It has long been said that when America, still the world’s largest economy, catches a cold, the rest of the world economy catches pneumonia. With America now engaged in a budget and monetary policy stimulus experiment of epic proportions, the rest of the world is soon to find out what happens to the global economy when America succumbs to an inflationary fever.
Unfortunately, there is good reason to fear that the results will not be pretty. This would especially seem to be the case considering the fact that the American economic policy experiment is occurring at a time that we are in the midst of a global “everything” asset price and credit market bubble.
In the wake of the September 2008 Lehman bankruptcy, it was clear that troubles in the U.S. economy had serious ramifications for the rest of the global economy. Indeed, the bursting of a U.S. housing and credit bubble had ripple effects throughout world financial markets, which precipitated what economists now call the Great Economic Recession.
Fast forward to 2021. Now, America’s massive monetary and fiscal policy experiment is being conducted against the backdrop of a so-called everything asset and credit price bubble, which is very much larger and more pervasive than the earlier U.S. housing and credit market bubble.
It is not simply that U.S. equity valuations are at the lofty levels last experienced on the eve of the 1929 stock market crash. Nor is it that the dubious Bitcoin market now has a valuation in excess of $1 trillion. Rather it is also that very risky borrowers, especially in the highly leveraged loan market and in the emerging-market economies, can raise money at interest rates not much higher than those at which the U.S. government can borrow.
Today’s everything bubble has been inflated by the extraordinarily low interest rates produced by the massive amount of central bank money printing in response to the coronavirus pandemic. This raises the question as to what happens when the pleasant easy money music stops and interest rates start to rise. Past experience would suggest that when that happens, bubbles will start bursting and the emerging market economies will run into serious trouble as money is repatriated to the United States.
A basic problem with the Biden $1.9 trillion budget stimulus package is that it risks creating precisely such a scenario of rising U.S. interest rates that will burst the global everything bubble. It does so by risking a serious overheating of the U.S. economy.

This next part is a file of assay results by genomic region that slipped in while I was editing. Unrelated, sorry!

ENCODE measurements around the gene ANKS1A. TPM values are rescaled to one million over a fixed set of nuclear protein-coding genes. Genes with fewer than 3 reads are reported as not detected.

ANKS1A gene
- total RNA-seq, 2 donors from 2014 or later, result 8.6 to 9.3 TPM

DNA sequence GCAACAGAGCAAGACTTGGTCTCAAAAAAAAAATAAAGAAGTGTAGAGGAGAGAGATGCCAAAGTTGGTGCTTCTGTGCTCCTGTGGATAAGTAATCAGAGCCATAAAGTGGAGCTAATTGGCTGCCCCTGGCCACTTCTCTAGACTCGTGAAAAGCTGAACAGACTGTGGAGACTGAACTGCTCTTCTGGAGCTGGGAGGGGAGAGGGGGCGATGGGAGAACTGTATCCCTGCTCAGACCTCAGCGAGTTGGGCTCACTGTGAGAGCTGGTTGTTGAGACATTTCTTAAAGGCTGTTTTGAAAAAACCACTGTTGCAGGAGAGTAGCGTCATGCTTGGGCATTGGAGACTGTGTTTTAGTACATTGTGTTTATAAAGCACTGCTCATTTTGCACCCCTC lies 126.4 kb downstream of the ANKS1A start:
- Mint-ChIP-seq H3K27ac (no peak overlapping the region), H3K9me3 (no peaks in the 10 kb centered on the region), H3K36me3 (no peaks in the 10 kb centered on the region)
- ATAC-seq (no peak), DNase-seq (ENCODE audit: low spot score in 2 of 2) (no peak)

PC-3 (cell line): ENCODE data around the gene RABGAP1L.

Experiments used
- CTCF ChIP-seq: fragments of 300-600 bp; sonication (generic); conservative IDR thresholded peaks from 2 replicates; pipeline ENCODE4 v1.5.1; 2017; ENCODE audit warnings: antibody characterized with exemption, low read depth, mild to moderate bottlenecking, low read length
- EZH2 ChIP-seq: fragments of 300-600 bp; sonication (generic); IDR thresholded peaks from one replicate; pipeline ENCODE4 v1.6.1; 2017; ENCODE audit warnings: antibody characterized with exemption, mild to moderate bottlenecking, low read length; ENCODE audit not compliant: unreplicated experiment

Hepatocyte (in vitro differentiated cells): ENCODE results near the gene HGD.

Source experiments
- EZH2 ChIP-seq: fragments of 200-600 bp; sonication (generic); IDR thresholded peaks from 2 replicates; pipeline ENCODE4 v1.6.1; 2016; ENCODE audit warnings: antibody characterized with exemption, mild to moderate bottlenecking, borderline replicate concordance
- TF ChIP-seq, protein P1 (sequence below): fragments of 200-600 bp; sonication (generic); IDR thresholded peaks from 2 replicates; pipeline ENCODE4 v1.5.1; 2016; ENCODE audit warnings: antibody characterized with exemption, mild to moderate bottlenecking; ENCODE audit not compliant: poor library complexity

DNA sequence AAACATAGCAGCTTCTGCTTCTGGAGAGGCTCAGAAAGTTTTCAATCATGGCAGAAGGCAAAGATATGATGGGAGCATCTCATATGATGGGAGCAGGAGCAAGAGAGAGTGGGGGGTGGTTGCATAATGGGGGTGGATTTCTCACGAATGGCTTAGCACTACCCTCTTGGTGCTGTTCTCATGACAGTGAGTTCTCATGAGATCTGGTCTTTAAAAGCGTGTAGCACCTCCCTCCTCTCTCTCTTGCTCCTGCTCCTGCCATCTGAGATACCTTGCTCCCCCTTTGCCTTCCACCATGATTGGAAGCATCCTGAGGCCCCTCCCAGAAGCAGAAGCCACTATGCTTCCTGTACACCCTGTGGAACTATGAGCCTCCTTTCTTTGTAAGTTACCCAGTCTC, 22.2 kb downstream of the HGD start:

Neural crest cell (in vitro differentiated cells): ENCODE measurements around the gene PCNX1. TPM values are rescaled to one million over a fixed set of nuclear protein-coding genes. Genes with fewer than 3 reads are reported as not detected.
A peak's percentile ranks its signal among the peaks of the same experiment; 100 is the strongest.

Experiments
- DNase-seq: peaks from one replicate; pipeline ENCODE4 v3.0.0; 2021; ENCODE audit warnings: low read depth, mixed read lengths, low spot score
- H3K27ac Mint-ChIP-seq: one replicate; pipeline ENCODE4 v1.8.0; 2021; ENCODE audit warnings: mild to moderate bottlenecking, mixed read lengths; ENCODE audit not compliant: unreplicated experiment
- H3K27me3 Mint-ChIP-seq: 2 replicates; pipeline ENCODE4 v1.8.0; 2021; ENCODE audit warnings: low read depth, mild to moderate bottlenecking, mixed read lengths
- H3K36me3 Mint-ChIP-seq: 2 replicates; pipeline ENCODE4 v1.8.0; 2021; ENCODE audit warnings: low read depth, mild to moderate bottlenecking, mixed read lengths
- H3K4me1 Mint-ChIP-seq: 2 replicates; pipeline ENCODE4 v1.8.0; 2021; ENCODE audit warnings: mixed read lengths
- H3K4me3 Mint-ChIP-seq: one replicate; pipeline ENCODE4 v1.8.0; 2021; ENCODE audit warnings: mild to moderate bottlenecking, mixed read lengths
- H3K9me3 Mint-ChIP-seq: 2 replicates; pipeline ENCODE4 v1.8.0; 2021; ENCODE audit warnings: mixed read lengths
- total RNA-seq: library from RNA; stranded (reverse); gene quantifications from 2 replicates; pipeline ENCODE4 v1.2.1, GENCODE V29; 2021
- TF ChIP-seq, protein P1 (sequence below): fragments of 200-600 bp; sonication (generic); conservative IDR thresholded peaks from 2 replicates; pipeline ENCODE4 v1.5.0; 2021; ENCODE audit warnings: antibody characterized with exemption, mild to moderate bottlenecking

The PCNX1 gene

At a time that the U.S. economy is still receiving extraordinary monetary policy support and at a time that it is characterized by considerable household pent-up demand due to the earlier coronavirus lockdown, the Biden stimulus will imply that the U.S. economy will receive fiscal support that would amount to a staggering 13 percent of the size of the U.S. economy. Being more than three times the size of the 2009 Obama budget stimulus, it is difficult to see how the Biden stimulus will not lead to a booming U.S. economy later this year that, in turn, will lead to overheating.
While Federal Reserve Chair Jerome Powell keeps assuring us that the Biden budget stimulus does not risk higher inflation, the bond vigilantes evidently do not share his view. Since the start of the year, they have driven up the key ten-year U.S. Treasury bond rate from below 1 percent to over 1.6 percent. There is the real risk that if the Federal Reserve remains in inflation denial, the bond vigilantes could drive U.S. long-term interest rates ever higher on the expectation of yet higher inflation.
In late 2008, Queen Elizabeth II famously asked her advisors why no one had warned her about the bursting of the U.S. housing and credit market bubble. Following that recent experience, today’s policymakers have no excuse for not anticipating the real risk that a bursting of an even larger bubble could wreak havoc on the global economy. One can only hope that when the global everything bubble does burst, they do not get caught as flatfooted as economic policymakers in 2008 by the bursting of the U.S. housing market bubble.
Desmond Lachman is a resident fellow at the American Enterprise Institute. He was formerly a deputy director in the International Monetary Fund’s Policy Development and Review Department and the chief emerging market economic strategist at Salomon Smith Barney.